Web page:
IN THE MEDIA’s SPOTLIGHT
Gallagher’s activism projected him into the media’s spotlight, not only as a frequent newsmaker but also as a public persona admired by some and detested by others. Such was his notoriety that the CBC’s groundbreaking TV drama series Wojeck featured a fictional version of him in its first episode, aired in 1966. The show followed Dr. Steve Wojeck, a principled Toronto coroner dedicated to finding justice for those deceased under suspicious circumstances. Inspired by the real-life inquiries of Morton Shulman, the show was praised for its realistic representation of the city and its diverse people, and for dealing with complex and timely social issues. It enjoyed high ratings until it was cancelled in March 1969. The pilot episode, titled “Tell Them the Streets are Dancing,” told the story of an Italian tunneller who died from “the bends” and of the coroner’s investigation into the dangerous working conditions facing immigrant tunnellers in Toronto, leading up to a deadly tunnel collapse reminiscent of the Hoggs Hollow tragedy. Like much of the press coverage of the 1960-61 strikes, this episode portrayed Italian immigrants in a positive light and shed light on their discrimination and exploitation by “Old Toronto.” The episode opened with one Italian worker, played by Bruno Gerussi, pleading with his union boss, who resembled Gallagher, to take action against the mounting tunneller deaths, to which the latter responded: “How can I call a strike? You tell me that. We still have a contract, haven’t we?” Gallagher was not pleased with this representation. He later noted: “[The show]showed the Italians in a better light than the Irish and the Irish were robbed at that time.”  Then on June 16, 1966, the CBC aired a TV documentary about Gallagher’s life titled “Can You Hear Me?” as part of its evening magazine show “TBA” hosted by Warren Davis. Listen to Gallagher tell the story of how the documentary got its title.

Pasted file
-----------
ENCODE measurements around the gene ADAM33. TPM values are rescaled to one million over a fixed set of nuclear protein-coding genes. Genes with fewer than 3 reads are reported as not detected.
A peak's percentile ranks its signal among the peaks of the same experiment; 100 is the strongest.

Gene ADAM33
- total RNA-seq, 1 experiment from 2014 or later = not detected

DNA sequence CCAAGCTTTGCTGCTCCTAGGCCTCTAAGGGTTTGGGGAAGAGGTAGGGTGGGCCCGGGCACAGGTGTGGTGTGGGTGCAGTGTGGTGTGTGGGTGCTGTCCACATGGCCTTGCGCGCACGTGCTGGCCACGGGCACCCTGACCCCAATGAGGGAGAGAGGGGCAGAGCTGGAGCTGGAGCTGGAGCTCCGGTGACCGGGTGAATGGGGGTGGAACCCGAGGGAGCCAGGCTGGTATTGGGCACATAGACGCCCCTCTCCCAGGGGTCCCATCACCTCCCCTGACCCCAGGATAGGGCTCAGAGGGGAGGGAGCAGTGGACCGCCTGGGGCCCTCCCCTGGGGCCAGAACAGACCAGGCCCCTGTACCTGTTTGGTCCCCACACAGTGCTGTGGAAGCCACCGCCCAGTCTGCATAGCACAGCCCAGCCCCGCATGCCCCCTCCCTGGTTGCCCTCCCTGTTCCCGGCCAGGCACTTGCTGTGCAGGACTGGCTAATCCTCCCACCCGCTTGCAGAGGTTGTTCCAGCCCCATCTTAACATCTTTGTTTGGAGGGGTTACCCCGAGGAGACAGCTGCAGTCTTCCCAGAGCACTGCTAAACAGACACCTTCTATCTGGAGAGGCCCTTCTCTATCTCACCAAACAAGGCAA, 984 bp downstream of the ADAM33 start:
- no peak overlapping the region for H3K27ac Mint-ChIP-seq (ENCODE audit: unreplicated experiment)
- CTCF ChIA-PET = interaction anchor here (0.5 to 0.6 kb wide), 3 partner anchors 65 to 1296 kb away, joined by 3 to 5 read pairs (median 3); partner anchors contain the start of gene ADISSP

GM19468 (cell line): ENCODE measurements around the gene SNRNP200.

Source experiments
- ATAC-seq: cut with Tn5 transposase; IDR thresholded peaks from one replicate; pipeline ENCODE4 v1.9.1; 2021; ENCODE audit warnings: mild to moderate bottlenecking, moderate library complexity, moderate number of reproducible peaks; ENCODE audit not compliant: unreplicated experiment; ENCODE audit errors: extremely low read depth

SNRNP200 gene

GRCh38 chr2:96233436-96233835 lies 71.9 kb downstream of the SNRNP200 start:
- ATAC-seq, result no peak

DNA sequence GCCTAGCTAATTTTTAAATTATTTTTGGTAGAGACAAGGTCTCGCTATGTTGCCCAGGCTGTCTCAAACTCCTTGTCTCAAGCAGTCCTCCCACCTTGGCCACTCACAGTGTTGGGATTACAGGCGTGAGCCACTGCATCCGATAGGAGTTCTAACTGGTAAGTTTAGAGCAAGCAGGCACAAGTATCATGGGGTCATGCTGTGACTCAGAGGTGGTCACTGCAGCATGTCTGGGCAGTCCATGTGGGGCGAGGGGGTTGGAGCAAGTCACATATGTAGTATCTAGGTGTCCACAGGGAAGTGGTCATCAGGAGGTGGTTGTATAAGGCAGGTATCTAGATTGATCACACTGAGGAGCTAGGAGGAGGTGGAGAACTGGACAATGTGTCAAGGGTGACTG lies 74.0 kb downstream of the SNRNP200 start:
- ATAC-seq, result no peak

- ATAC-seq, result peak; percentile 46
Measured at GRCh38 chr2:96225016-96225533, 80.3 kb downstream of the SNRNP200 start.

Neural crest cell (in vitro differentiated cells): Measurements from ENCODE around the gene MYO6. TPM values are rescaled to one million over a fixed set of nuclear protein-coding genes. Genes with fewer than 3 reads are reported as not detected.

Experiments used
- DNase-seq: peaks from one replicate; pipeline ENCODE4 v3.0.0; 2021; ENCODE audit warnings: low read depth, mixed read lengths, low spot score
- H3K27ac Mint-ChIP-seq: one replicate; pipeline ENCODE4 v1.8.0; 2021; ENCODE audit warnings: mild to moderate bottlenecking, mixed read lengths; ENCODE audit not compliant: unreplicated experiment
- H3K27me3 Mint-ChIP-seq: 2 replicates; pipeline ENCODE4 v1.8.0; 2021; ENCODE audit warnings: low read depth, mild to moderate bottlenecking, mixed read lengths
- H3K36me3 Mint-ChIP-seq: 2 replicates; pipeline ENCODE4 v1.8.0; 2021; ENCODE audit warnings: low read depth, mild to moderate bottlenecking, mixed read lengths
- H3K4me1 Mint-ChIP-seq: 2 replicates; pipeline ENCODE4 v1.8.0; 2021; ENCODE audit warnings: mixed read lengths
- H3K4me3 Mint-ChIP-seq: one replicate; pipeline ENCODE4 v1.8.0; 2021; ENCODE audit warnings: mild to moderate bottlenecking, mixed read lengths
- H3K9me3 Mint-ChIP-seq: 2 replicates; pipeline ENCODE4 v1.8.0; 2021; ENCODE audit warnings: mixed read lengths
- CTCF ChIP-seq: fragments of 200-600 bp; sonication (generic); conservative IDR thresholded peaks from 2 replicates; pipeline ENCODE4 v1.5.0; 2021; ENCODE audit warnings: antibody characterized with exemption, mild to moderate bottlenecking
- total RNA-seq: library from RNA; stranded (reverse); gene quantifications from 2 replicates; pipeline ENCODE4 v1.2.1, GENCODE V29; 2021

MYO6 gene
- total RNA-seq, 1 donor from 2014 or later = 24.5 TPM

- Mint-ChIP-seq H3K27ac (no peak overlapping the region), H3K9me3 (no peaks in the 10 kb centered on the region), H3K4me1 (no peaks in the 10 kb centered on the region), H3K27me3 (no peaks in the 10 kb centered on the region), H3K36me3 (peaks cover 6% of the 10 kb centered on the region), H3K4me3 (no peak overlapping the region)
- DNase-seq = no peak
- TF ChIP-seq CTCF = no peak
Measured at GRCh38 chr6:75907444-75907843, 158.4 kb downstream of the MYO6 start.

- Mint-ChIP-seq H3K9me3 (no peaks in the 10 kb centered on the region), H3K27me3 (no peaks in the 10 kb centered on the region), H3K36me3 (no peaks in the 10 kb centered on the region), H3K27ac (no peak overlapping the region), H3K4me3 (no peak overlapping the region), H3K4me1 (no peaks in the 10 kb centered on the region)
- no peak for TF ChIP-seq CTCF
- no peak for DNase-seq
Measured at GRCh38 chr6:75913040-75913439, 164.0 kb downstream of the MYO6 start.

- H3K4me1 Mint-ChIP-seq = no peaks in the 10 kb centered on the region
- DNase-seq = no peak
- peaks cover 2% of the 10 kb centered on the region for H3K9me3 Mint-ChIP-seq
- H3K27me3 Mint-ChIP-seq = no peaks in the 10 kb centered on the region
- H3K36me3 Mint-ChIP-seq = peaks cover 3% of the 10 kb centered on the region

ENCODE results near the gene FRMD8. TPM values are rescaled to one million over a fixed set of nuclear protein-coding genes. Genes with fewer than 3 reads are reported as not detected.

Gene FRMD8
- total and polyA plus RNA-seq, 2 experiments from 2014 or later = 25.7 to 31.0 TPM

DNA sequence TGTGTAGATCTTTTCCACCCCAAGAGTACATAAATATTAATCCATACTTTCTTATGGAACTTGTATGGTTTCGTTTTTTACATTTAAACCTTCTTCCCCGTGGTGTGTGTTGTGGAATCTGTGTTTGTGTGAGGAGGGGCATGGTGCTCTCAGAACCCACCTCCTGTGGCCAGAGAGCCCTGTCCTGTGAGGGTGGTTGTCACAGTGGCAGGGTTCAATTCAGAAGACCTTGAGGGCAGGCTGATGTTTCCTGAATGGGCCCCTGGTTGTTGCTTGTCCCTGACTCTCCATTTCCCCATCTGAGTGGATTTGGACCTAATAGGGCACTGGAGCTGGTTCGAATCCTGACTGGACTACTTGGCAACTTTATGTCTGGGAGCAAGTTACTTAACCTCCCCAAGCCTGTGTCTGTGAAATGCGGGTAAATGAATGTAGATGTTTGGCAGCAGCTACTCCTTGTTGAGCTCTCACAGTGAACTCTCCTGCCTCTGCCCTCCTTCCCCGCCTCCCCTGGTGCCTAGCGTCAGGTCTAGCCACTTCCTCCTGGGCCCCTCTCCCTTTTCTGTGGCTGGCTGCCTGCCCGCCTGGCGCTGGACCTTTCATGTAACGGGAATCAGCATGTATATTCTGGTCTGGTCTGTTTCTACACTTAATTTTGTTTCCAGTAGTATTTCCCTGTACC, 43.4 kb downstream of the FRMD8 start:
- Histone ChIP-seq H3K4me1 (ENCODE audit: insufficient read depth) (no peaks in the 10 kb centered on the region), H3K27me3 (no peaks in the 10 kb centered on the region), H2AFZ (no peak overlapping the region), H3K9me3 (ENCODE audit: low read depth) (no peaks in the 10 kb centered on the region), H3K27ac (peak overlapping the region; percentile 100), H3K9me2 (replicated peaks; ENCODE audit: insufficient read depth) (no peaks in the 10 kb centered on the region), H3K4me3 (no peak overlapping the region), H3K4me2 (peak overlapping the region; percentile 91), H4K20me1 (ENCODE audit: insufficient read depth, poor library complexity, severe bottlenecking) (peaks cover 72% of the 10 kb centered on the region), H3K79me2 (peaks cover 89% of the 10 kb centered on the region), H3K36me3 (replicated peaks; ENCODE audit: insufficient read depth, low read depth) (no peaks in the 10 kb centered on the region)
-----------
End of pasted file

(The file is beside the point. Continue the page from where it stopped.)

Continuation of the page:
Since he first partnered with the Telegram’s Frank Drea, Gallagher had become adept at using the media to exert pressure on politicians and contractors. As he put it: “I tried to be reasonable in the things that we did. We never broke anybody’s head, we never broke any windows. These things were accomplished by propaganda and by use of the news media which fortunately, in the matter of safety, they couldn’t deny us.”  One example of Gallagher’s successful use of the media to mobilize public support was during his feud with the TTC over the latter’s reluctance to memorialize the workers who had died in the building of the subway. The TTC was preparing to inaugurate the Bloor-Danforth subway line with a ceremony on February 25, 1966, which was to be attended by Prime Minister Lester B. Pearson, Premier Leslie Frost, and other dignitaries. Missing from this inaugural event was any representative from the construction workers or a reference to the nine men who had died on that project. Upset about this omission, Gallagher suggested to the TTC that it include in its inauguration the unveiling of a plaque honouring these men. Much to Gallagher’r surprise, the public company refused. In response, the Local 183 boss threatened to picket the opening ceremony and turned to the press. As he put it: “We know that finances are involved and the big shots should be mentioned, but so should the guys who worked and slaved and died underground.” 
In this he was supported by Ann Park, a previously anonymous Toronto citizen who started writing letters to the press endorsing Gallagher’s plaque idea until she formed a committee to advocate for it. In the meantime, Gallagher recruited the help of the Amalgamated Transit Union Local 113, who agreed to tell the driver of the ceremonial subway train carrying the dignitaries, not to leave the station and read a statement through the speakers calling for an official tribute to the fallen workers. Finally, a week before the ceremony, TTC officials revealed to Gallagher an oil painting by Edwin McCormick of a labourer working at the top of a trench on a subway construction site, which was to be installed on the Bloor and Yonge subway station. The painting and the desired plaque were unveiled by Parker, the TTC, and the Toronto Building Trades Council on April 30, 1967.